NFL says two teams might land in Los Angeles area
By Kemp Powers
LOS ANGELES (Reuters) – The Los Angeles area, which has not
had a professional football team since the 1994 season, is now
a prime candidate for two franchises, NFL Commissioner Paul
Tagliabue said on Thursday.
“I think in the next several months we can bring something
to fruition,” Tagliabue said at a news conference on the steps
of Los Angeles City Hall after meeting with Mayor Antonio
Tagliabue met on Wednesday with California Gov. Arnold
Schwarzenegger to discuss the possibility of bringing teams to
the antiquated Los Angeles Coliseum, the former home of both
the National Football League’s Rams and Raiders, as well as a
proposed new stadium in Anaheim.
While bringing a team to the Coliseum was a priority,
Tagliabue emphasized that “We’re not looking at this as an
either, or.” Supporters of both prospective locations have
competed aggressively in the past.
The Rams who played at Anaheim Stadium moved to St. Louis,
and the Raiders who played at the Coliseum moved to Oakland,
both after the 1994 season.
He would not say when football might return to Los Angeles,
but said both an expansion franchise or a relocated existing
franchise were options.
He also deflected questions about whether the league would
support relocating the beleaguered New Orleans Saints to Los
Angeles. “We’re not discussing the Saints in Los Angeles as a
priority,” he said. “We’re discussing the Saints in Louisiana
as a priority.”
Saints’ owner Tom Benson discussed moving the team from the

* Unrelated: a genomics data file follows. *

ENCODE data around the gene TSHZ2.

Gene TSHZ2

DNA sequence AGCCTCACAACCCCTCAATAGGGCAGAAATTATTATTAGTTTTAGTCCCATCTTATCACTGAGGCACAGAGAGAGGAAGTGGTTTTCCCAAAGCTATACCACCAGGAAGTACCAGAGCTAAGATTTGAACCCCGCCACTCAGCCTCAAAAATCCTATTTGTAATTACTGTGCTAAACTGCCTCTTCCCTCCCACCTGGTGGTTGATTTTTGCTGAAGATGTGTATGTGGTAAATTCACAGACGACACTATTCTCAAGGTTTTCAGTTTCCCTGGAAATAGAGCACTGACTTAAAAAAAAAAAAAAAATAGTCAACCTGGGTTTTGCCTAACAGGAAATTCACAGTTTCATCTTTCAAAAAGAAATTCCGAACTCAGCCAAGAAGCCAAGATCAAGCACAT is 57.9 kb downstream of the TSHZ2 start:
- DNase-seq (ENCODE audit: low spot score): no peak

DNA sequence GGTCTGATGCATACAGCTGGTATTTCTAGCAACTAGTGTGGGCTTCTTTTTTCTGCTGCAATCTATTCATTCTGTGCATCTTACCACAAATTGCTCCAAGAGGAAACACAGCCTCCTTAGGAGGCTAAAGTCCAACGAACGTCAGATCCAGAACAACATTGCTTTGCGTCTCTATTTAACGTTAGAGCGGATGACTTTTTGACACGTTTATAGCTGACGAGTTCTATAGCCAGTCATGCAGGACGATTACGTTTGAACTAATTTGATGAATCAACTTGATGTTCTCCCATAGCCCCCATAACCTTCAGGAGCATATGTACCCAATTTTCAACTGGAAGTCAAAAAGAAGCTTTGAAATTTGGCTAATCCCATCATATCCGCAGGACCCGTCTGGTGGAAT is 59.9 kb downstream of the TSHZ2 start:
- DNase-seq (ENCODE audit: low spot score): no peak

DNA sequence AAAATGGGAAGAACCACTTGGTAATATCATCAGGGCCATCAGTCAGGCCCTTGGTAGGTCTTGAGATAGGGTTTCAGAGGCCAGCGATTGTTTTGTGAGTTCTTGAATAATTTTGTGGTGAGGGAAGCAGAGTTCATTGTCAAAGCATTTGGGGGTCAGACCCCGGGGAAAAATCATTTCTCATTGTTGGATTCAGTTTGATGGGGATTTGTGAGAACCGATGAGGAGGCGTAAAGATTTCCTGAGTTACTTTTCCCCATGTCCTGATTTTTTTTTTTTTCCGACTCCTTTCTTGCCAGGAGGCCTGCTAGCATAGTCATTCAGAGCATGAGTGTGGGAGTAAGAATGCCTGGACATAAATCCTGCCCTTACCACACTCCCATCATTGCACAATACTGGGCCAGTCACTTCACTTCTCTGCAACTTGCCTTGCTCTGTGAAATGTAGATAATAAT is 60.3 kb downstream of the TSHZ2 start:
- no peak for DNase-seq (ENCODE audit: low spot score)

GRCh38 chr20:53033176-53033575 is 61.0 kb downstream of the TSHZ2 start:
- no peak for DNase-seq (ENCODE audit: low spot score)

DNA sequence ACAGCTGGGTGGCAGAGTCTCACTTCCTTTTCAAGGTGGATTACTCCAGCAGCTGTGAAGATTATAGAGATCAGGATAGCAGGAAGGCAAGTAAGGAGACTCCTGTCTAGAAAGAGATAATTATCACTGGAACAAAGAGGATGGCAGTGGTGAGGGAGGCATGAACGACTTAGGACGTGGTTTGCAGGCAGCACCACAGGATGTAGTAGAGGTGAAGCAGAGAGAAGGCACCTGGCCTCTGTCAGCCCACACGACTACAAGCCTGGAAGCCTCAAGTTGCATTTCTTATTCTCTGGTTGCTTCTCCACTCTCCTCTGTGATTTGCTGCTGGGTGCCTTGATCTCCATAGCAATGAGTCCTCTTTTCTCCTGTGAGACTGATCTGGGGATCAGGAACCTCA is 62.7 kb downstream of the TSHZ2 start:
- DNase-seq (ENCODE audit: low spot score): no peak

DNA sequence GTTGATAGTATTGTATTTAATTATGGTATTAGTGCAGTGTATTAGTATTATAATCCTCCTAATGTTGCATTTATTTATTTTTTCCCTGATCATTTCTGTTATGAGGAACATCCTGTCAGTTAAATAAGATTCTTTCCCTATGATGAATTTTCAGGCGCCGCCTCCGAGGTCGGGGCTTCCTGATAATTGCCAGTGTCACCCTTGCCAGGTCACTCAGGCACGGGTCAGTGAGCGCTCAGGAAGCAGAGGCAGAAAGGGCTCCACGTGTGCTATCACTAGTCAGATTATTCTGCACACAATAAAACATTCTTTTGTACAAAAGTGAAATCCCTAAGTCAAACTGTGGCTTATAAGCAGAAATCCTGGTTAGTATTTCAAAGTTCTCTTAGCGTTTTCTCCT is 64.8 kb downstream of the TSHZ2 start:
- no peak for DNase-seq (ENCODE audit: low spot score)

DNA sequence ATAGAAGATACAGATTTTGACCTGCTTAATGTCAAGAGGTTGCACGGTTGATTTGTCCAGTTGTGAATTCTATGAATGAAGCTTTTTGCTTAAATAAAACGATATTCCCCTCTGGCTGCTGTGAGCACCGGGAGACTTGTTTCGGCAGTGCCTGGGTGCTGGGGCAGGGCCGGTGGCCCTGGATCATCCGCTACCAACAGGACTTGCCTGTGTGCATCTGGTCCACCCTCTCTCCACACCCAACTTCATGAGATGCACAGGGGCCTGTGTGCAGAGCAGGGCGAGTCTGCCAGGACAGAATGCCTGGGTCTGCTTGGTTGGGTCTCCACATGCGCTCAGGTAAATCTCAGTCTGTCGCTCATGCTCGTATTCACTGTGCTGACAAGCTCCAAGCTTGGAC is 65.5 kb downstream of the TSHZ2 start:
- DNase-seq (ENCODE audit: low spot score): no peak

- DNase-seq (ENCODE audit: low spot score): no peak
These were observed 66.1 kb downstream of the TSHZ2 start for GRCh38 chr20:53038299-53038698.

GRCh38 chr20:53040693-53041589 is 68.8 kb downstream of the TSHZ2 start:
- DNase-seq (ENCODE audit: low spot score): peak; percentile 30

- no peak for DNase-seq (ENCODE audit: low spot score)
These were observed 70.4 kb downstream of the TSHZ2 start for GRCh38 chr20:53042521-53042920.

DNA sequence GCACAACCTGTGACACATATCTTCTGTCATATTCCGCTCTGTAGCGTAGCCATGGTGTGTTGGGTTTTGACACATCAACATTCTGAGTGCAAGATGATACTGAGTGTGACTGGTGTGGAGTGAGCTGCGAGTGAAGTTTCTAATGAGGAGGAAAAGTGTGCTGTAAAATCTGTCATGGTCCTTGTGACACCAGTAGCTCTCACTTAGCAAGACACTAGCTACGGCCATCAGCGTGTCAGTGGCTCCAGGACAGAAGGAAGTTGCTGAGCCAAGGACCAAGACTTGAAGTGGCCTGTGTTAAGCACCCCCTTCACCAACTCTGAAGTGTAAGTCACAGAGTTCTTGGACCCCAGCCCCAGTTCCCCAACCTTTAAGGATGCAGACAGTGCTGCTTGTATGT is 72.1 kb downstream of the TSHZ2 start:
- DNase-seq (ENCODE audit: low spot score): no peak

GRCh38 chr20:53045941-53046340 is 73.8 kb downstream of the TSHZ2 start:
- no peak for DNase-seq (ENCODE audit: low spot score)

city after Hurricane Katrina devastated New Orleans.
Efforts to return an NFL team to Los Angeles, the nation’s
second largest media market, have failed amid clashes over the
financing of a new or renovated stadium. Los Angeles lost out
to Houston for the rights to host an expansion franchise that
joined the league in 2002.
The most recent Coliseum proposal has been spearheaded by
Councilman Bernard Parks, whose 8th Council District includes
the historic stadium.
His current plan calls for building a $500 million stadium
inside the existing facade of the Coliseum, which was built
between 1921 and 1923 at a cost of $800,000 and hosted the
Olympics in 1932 and 1984. A renovation to Chicago’s Soldier
Field was completed in 2003 for an estimated $365 million.
Parks dismissed concerns that bringing a team to Anaheim
would affect the Coliseum plan. “I don’t know if the NFL has
ever gone to any city and only had one option,” he said.
Tagliabue was optimistic that city, county and state
officials could finalize a proposal to be presented at the
annual meeting of NFL team owners in March.